Hello friends. Because of our list’s consistent support for Sheridan Vineyard, we’re being offered a lovely gift today: a serious holiday-season discount on a new “alter ego” project from Scott Greer, a wine that will only see one vintage (at least under the Dark Matter name) due to a trademark lawsuit (a quick Google search will reveal the litigant; I’m sure as hell not going to reveal the name and get anywhere near the radar of these well-funded folks).
Wine Enthusiast (Paul Gregutt): “($40); [REVIEW TEXT WITHHELD]. 93pts.”
This project reminds me a little of the Beast label that Caleb Foster started to complement Buty. These alter ego projects are a way for winemakers to stretch their legs a little without worrying about brand consistency. Unburdened by the demands of the core brand, these talented winemakers frequently craft something magical, and that’s the case here.
The nice thing about Crossfork Creek is that the fruit source remains the same: this is all estate Sheridan Vineyard fruit, so we know the quality of the raw materials is excellent. But stylistically this is something different. Tasted blind, I would never peg this as a Sheridan wine. Sheridan wines are typically big, concentrated, generous, richly-fruited. This drinks more like a Syrah that would come out of the reactionary movement in Washington: Gramercy or Waters or Syncline.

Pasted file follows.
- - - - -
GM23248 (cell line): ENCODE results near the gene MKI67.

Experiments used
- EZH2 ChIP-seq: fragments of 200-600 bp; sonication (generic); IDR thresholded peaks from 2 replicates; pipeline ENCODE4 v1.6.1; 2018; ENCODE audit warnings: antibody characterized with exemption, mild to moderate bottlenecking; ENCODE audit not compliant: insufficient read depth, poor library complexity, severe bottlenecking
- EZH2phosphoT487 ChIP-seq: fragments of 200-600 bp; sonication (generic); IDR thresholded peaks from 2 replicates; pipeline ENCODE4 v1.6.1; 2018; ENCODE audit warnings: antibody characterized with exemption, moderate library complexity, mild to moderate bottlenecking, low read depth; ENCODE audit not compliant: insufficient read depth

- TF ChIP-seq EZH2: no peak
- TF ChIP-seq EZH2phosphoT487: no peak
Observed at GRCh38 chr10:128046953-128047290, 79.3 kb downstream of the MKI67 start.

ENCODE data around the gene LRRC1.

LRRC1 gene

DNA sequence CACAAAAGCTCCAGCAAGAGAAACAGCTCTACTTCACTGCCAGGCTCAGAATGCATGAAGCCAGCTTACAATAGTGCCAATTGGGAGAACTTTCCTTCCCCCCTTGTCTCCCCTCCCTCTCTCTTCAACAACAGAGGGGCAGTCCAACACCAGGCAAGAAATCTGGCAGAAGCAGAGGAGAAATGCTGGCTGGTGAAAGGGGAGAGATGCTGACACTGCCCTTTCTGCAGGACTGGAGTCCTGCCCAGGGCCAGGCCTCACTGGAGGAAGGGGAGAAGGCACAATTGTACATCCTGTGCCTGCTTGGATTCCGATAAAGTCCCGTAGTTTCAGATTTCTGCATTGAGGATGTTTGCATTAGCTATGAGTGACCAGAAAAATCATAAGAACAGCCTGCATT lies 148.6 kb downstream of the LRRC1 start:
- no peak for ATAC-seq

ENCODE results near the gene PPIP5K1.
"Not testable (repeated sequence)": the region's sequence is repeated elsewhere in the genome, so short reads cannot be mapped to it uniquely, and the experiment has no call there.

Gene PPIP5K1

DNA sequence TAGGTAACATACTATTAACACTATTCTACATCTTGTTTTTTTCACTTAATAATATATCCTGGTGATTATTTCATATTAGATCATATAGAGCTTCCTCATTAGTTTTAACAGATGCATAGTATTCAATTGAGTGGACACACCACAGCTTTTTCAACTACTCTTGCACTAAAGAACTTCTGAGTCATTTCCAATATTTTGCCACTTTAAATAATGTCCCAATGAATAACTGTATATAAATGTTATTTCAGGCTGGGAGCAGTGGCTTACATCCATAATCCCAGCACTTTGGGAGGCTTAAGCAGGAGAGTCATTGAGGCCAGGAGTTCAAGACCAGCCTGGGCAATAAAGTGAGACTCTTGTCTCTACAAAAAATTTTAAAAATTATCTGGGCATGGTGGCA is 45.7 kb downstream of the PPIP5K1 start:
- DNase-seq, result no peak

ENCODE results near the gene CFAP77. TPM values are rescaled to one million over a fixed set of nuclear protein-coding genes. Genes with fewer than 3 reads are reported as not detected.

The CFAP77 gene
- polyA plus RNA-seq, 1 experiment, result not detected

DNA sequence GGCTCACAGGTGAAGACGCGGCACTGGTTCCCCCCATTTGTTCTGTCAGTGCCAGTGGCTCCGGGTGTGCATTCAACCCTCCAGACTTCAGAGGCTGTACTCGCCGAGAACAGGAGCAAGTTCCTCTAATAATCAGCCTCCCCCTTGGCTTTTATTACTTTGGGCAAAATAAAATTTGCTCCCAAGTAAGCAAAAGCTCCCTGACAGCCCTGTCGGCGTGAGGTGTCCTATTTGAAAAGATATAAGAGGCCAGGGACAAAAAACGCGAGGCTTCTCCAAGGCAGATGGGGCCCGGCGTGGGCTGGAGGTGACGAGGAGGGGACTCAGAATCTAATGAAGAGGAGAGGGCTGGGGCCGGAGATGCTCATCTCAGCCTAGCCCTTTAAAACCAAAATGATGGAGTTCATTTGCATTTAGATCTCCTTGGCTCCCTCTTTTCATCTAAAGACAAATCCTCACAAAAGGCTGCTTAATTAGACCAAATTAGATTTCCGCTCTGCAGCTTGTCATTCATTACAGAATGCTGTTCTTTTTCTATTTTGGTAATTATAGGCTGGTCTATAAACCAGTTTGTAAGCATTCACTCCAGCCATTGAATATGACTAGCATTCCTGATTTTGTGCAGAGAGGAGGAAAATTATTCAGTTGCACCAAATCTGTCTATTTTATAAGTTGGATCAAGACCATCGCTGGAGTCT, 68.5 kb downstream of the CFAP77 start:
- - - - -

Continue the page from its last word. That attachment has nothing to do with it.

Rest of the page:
I suspect Scott did what all the best vignerons do: he accepted what the vintage gave him. 2010 was a cooler vintage, and trying to shoehorn 2010 into a ripe, rich bottle would have led to trouble. Instead, Scott crafted a beautiful, meaty, cooler-climate Syrah; a bottle that is going to turn heads.
Inky black-purple in the glass (okay, so it still *looks* like a Sheridan wine), this presents a gorgeous, classic Syrah nose: boysenberry, violet, charcuterie, asphalt. On paper, that combination of berry fruit and cured meat can seem a little odd, but there is something about that fruity-savory marriage that we Syrah-heads find deeply compelling. The acid is vibrant and juicy, and there are notes of charred meat and woodsmoke from some new barrels. The overall package hangs together beautifully, and this is one of the more exciting new Syrah entrants I have tasted in 2012.
Lovers of Yakima Valley Syrah (Boushey Vineyard, Olsen Vineyard, etc) should pay close attention here. First come first served up to 12 bottles, and the wine should arrive in about a week, at which point it will be available for pickup or shipping during the spring shipping window.